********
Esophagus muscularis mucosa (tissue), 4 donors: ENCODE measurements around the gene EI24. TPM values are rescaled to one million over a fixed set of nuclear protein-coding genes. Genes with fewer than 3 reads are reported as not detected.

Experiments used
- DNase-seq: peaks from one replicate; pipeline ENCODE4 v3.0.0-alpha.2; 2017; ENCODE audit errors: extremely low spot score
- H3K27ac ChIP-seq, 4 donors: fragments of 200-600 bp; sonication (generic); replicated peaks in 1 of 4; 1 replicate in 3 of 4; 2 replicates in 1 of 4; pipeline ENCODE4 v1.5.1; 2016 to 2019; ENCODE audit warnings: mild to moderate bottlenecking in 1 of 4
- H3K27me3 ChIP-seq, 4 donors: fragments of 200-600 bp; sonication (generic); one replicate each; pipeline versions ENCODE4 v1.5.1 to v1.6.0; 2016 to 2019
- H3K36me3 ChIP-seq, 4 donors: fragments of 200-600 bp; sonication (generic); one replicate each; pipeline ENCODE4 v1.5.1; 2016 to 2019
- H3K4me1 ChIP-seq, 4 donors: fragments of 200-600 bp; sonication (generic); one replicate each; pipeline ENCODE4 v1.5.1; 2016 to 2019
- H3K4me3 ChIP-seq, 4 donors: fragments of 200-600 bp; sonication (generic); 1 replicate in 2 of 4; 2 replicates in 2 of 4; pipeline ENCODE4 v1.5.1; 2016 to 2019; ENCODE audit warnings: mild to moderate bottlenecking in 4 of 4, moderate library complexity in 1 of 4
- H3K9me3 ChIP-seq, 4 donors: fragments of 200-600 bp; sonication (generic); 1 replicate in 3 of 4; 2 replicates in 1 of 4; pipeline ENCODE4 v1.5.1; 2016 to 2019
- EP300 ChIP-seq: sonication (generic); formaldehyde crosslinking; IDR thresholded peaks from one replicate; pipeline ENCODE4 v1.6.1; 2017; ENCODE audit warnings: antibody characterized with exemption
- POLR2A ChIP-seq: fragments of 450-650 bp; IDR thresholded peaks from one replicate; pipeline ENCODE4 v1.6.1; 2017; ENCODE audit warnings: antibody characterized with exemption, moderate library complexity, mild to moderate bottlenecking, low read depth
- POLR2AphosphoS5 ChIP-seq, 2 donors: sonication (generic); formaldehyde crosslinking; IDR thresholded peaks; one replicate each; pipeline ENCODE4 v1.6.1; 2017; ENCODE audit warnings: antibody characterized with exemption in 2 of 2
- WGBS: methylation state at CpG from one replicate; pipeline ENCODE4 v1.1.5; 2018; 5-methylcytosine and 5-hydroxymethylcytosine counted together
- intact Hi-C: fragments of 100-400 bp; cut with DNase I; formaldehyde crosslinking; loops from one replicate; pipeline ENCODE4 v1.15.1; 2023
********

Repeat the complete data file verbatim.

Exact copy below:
Esophagus muscularis mucosa (tissue), 4 donors: ENCODE measurements around the gene EI24. TPM values are rescaled to one million over a fixed set of nuclear protein-coding genes. Genes with fewer than 3 reads are reported as not detected.

Experiments used
- DNase-seq: peaks from one replicate; pipeline ENCODE4 v3.0.0-alpha.2; 2017; ENCODE audit errors: extremely low spot score
- H3K27ac ChIP-seq, 4 donors: fragments of 200-600 bp; sonication (generic); replicated peaks in 1 of 4; 1 replicate in 3 of 4; 2 replicates in 1 of 4; pipeline ENCODE4 v1.5.1; 2016 to 2019; ENCODE audit warnings: mild to moderate bottlenecking in 1 of 4
- H3K27me3 ChIP-seq, 4 donors: fragments of 200-600 bp; sonication (generic); one replicate each; pipeline versions ENCODE4 v1.5.1 to v1.6.0; 2016 to 2019
- H3K36me3 ChIP-seq, 4 donors: fragments of 200-600 bp; sonication (generic); one replicate each; pipeline ENCODE4 v1.5.1; 2016 to 2019
- H3K4me1 ChIP-seq, 4 donors: fragments of 200-600 bp; sonication (generic); one replicate each; pipeline ENCODE4 v1.5.1; 2016 to 2019
- H3K4me3 ChIP-seq, 4 donors: fragments of 200-600 bp; sonication (generic); 1 replicate in 2 of 4; 2 replicates in 2 of 4; pipeline ENCODE4 v1.5.1; 2016 to 2019; ENCODE audit warnings: mild to moderate bottlenecking in 4 of 4, moderate library complexity in 1 of 4
- H3K9me3 ChIP-seq, 4 donors: fragments of 200-600 bp; sonication (generic); 1 replicate in 3 of 4; 2 replicates in 1 of 4; pipeline ENCODE4 v1.5.1; 2016 to 2019
- EP300 ChIP-seq: sonication (generic); formaldehyde crosslinking; IDR thresholded peaks from one replicate; pipeline ENCODE4 v1.6.1; 2017; ENCODE audit warnings: antibody characterized with exemption
- POLR2A ChIP-seq: fragments of 450-650 bp; IDR thresholded peaks from one replicate; pipeline ENCODE4 v1.6.1; 2017; ENCODE audit warnings: antibody characterized with exemption, moderate library complexity, mild to moderate bottlenecking, low read depth
- POLR2AphosphoS5 ChIP-seq, 2 donors: sonication (generic); formaldehyde crosslinking; IDR thresholded peaks; one replicate each; pipeline ENCODE4 v1.6.1; 2017; ENCODE audit warnings: antibody characterized with exemption in 2 of 2
- WGBS: methylation state at CpG from one replicate; pipeline ENCODE4 v1.1.5; 2018; 5-methylcytosine and 5-hydroxymethylcytosine counted together
- intact Hi-C: fragments of 100-400 bp; cut with DNase I; formaldehyde crosslinking; loops from one replicate; pipeline ENCODE4 v1.15.1; 2023